Four ways in which a contract may be discharged.

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There are four ways in which a contract may be discharged.

  • Agreement.
  • Performance.
  • Frustration.
  • Breach.


A contract can be discharged in precisely the same way it was formed. Notice that there must be consideration from both sides.


Complete and proper performance will discharge both parties.

The original rule was that performance must be precise and exact.

Re Moore & Co Ltd and Landauer & Co [1921] 2 KB 519.

A contract was drawn up for the sale of tinned fruit stating that the tins were to be packed 30 tins to a case. When the goods arrived, although the correct number of tins was delivered, they were packed in cases of only 24 tins.

This could lead to unjust results.

Cutter v Powell (1795) 6 Term Rep 320.

The defendant agreed to pay Cutter 30 guineas provided he executed his duties as second mate on a voyage from Kingston, Jamaica to Liverpool. Cutter began the voyage but died when the ship was 19 days short of Liverpool. Cutter’s widow claimed a portion of the wages.

The courts have established a number of equitable principles with the aim of

achieving justice between the parties.

(a) Substantial Performance. 

If the contract has been substantially performed the innocent party cannot treat himself as discharged but may be able to counter-claim his loss sustained by reason of the incomplete performance. What amounts to substantial performance is a question of degree – a question of fact dependent upon the circumstances.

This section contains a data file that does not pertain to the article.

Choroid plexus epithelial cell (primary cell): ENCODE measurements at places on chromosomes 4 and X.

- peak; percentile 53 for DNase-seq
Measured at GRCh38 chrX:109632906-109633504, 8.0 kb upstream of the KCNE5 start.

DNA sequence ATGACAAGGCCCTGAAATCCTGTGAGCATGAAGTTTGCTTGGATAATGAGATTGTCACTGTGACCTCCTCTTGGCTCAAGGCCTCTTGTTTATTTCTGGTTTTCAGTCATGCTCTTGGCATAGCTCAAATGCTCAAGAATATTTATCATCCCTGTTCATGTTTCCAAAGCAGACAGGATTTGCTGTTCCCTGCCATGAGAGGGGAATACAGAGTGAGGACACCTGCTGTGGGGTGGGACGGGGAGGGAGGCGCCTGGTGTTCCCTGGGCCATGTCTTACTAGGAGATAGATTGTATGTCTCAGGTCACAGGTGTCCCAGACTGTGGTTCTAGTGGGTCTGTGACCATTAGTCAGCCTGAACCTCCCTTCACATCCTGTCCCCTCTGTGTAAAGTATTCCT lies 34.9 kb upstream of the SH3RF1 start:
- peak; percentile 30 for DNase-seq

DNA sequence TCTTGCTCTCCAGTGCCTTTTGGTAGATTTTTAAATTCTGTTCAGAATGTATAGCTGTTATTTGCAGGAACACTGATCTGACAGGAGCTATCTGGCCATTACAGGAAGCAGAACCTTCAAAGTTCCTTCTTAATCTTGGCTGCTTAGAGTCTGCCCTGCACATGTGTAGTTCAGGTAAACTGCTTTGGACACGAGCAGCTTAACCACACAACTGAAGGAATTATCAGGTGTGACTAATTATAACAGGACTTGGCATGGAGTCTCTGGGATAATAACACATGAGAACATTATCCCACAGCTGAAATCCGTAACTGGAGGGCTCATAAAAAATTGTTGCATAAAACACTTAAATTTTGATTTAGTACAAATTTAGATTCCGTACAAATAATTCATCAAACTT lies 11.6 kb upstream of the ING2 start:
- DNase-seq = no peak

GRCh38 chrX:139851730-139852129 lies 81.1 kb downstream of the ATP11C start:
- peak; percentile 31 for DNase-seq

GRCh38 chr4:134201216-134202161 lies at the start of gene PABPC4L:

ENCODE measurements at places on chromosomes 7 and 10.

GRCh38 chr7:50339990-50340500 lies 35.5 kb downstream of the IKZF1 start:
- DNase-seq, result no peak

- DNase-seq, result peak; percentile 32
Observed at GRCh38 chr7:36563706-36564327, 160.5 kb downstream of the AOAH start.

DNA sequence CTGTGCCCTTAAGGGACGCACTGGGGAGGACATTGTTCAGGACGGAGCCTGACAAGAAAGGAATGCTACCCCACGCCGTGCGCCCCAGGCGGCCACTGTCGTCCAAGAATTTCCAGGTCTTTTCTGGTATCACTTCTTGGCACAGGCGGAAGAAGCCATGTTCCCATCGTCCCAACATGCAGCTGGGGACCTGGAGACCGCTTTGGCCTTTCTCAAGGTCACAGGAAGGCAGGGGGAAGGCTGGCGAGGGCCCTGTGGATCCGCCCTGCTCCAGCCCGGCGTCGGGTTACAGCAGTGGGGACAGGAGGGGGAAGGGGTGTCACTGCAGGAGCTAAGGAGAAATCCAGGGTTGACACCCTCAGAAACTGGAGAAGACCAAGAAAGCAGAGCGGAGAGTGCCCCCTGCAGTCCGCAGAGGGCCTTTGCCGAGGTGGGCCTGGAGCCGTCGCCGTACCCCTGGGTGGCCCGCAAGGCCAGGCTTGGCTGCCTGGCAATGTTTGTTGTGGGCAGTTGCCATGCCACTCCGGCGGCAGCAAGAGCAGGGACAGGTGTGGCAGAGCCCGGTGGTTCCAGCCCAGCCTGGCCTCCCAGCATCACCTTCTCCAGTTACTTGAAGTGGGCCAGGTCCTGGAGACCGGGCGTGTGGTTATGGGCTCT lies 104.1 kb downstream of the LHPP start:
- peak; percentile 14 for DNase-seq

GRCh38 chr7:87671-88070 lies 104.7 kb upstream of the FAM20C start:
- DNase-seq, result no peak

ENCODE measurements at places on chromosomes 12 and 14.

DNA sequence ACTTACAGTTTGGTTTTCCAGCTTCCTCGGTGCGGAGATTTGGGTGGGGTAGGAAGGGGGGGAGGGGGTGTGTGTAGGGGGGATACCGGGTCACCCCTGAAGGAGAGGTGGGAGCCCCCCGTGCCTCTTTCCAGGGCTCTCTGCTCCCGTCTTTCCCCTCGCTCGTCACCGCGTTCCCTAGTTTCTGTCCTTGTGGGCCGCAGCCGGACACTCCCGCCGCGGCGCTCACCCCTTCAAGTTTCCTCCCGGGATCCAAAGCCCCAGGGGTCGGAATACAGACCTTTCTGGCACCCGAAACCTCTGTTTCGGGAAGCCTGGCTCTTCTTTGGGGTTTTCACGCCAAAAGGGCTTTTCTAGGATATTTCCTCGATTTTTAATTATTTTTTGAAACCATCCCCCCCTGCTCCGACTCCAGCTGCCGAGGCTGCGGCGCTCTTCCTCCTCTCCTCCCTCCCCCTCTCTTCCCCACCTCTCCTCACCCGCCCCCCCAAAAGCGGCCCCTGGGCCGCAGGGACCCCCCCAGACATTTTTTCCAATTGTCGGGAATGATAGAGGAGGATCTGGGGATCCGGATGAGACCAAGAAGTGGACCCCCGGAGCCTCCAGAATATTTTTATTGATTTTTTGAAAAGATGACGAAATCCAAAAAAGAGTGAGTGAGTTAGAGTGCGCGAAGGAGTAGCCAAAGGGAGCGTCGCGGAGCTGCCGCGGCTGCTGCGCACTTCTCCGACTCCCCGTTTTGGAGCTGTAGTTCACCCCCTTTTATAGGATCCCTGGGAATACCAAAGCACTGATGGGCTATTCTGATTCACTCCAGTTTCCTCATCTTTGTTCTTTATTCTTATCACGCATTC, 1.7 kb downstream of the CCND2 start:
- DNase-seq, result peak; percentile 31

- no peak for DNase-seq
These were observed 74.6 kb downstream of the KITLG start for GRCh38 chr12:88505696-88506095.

Dakin v Lee [1916] 1 KB 566.

Dakin contracted to carry out certain repairs toLee’s house for £1500. When Dakin requested payment on completion, the defendant refused to pay on three grounds. The underpinning of a wall was 2ft thick instead of 4ft, four inch solid columns had been used instead of 5 inch hollow ones and the joists over the bay window were not bolted as stipulated. The cost of remedying these “defects” was £80.

        Hoenig v Isaacs [1952] 2 ALL ER 176.

An interior decorator contracted to refurbish a flat for £750. The defendant had paid £400 in advance, but then refused to pay the outstanding £350 arguing that the design and workmanship were defective. The court agreed that there were problems but that these would cost £56 to remedy.

Bolton v Mahadeva [1972] 1 WLR 1009.

A contractor agreed to install a central heating system for £560. When the work was done, it was found that it was unable to heat the house properly and emitted fumes. The cost of repair was £174. The claimant sued for the contract price less this cost of repair.

  1. Partial Performance. 

The usual rule is that if one party only partially performs the contract, he is not entitled to recover anything. However, he may be entitled to remuneration if the innocent party accepts partial performance. This doctrine of partial performance however applies only if the innocent party has a genuine choice either to accept or reject partial performance.

Sumpter v Hedges [1898] 1 QB 673.

 Sumpter agreed to erect certain buildings on the defendant’s land for £65. He did part of the work and then abandoned the contract. The defendant completed the buildings himself using materials left on the site by the claimant. Sumpter sued to recover the value of the word done and of the building materials used.